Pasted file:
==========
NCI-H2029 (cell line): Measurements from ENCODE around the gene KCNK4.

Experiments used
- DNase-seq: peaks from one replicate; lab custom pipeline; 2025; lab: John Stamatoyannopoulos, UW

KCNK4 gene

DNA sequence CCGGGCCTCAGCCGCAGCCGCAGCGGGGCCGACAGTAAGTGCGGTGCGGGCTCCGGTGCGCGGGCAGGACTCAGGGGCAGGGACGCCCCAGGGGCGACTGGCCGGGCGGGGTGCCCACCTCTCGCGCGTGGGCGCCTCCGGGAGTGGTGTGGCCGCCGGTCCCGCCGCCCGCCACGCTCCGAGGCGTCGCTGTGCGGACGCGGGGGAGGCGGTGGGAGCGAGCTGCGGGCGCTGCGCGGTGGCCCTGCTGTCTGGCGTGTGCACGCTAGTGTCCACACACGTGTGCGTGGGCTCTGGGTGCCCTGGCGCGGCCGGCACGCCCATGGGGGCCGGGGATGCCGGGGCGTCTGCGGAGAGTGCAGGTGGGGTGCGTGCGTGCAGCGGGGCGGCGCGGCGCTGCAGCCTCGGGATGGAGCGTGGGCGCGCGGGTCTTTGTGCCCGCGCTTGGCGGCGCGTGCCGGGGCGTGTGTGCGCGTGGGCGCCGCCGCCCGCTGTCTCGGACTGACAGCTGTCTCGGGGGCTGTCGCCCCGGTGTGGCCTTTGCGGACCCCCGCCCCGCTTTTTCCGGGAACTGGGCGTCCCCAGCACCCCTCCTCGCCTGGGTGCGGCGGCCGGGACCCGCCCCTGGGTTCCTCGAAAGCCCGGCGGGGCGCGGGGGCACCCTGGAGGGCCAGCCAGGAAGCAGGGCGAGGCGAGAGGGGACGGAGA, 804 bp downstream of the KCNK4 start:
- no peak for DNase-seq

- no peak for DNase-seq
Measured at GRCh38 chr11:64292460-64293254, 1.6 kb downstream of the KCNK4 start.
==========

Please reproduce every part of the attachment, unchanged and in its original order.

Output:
NCI-H2029 (cell line): Measurements from ENCODE around the gene KCNK4.

Experiments used
- DNase-seq: peaks from one replicate; lab custom pipeline; 2025; lab: John Stamatoyannopoulos, UW

KCNK4 gene

DNA sequence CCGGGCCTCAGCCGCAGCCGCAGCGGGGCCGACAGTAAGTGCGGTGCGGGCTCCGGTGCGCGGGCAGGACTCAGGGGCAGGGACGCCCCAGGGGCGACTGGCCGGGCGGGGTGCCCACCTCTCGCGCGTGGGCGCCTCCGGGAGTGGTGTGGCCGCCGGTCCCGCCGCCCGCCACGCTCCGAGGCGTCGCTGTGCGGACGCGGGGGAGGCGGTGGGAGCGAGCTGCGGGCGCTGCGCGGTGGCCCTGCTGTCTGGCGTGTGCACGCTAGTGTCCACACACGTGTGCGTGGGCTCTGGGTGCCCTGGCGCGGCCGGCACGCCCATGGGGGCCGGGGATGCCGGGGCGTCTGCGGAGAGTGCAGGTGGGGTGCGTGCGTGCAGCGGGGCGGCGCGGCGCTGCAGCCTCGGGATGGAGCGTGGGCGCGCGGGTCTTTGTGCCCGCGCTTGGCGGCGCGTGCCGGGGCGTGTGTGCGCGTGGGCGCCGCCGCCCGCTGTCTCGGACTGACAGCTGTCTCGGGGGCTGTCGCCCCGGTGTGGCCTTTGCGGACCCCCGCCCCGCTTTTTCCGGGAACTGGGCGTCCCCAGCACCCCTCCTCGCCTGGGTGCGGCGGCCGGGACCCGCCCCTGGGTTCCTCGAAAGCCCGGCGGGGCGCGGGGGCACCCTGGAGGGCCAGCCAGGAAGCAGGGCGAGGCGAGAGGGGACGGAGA, 804 bp downstream of the KCNK4 start:
- no peak for DNase-seq

- no peak for DNase-seq
Measured at GRCh38 chr11:64292460-64293254, 1.6 kb downstream of the KCNK4 start.